I can see social networking etc being particularly important with regards to informing the non-scientific public after different issues. Mostly newspapers and tabloid aren’t really qualified to explain new research, giving a case of Chinese whispers and lowered public trust in the scientific (etc) community.

Werner Van Belle (user link) says:

Re: Re: Re:3 A little rant against open access

I really don’t understand why people need things like ‘open access’. Just publish your own stuff on your own site and keep the bloody copyright. After spending decades _paying_ journals to publish articles, it would be very unwise now to play in their hands again an embrace this ‘open access’ nonsense because now they can take your (or any other open accessed) work and advertise next to it, without your consent. I believe the better strategy for researchers to be:

a- keep the copyright over your own work
b- publish it on your own website. Don’t bother going through journals
c- prohibit the university (state funded body) from asserting intellectual property (so called) rights.

PS: these crude ideas were crystalized after spending 10 years in various research centra and I tell you: there is no hope for universities. They are filled with politics, not with content. They don’t create ideas, they inventorize them (badly) and the egos of the groupleaders are in inverse proportion to their value.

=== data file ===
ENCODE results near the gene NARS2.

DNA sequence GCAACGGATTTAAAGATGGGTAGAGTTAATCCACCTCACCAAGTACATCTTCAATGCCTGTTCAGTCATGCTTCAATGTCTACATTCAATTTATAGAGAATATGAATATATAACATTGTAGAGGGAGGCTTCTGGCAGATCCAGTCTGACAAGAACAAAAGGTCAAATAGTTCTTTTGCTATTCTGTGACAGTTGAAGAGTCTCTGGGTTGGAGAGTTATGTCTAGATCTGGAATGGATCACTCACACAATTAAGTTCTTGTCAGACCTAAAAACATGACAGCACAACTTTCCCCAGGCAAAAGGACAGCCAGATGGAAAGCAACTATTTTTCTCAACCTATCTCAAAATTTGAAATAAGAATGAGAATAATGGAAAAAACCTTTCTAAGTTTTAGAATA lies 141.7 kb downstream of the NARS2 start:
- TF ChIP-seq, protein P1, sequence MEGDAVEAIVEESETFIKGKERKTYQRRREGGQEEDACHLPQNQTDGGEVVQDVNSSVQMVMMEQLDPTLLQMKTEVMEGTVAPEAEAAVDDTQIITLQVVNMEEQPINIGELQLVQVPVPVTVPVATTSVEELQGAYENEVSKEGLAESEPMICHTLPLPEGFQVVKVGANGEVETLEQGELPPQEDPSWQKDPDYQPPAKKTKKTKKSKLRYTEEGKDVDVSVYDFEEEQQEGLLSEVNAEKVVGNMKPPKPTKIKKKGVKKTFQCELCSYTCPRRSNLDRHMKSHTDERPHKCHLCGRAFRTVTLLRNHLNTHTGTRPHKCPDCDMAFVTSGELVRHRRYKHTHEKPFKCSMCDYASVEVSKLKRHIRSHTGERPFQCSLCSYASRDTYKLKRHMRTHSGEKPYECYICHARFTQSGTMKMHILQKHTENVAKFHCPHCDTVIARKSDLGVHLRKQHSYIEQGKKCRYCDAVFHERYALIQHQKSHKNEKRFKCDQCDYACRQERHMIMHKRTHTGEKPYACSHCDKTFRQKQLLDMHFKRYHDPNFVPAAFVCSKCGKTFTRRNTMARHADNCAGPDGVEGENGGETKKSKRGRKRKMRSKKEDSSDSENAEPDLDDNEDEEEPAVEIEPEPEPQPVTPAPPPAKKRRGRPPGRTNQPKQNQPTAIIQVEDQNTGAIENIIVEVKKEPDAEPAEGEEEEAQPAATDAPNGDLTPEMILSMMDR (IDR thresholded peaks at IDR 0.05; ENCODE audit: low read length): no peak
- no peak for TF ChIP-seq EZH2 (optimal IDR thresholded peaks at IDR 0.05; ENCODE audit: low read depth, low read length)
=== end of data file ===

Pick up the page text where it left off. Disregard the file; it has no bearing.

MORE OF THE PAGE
Shane C (profile) says:

Contents of the PDF file.

It opens up fine in Ubuntu’s Document Viewer:


Sorry about the formatting, I tried to align it from the PDF the best I could.

Anonymous Coward says:

Re: Contents of the PDF file.

Still perplexed on where they get the numbers from. Merely their market value? Certainly most of these must be registered with the copyright office and “worth” 150K per infringement

(and in the case of, say, NES/SNES/GBC/NeoGeo/etc ROMs, old PC games, and so on, the value is questionable because even Nintendo can’t figure out all the license-holders and cut deals with them to get them on Virtual Console, so the market value is more like $0 because nobody’s around to sell OR sue)

egghead (profile) says:

Re: Contents of the PDF file.

My main concern is with the prices of the font collections. $80k for 21GB of fonts, ~$3.72/MB? Of course, Adobe has to top that and have $20k for only about 71MB of fonts, ~$281.69/MB.

It really makes me wonder how those valuations were determined; and if from the companies themselves, it’s no wonder their software has so many unauthorized downloads. Maybe if they would restructure their pricing to reach more consumers, they’d see greater gains.

Anonymous Coward says:

Re: Re: Contents of the PDF file.

Fonts are big money, and take up very little space.

A random sampling:
Adobe Font Folio 11 $2599.00
Agency Complete Family Pack $900.00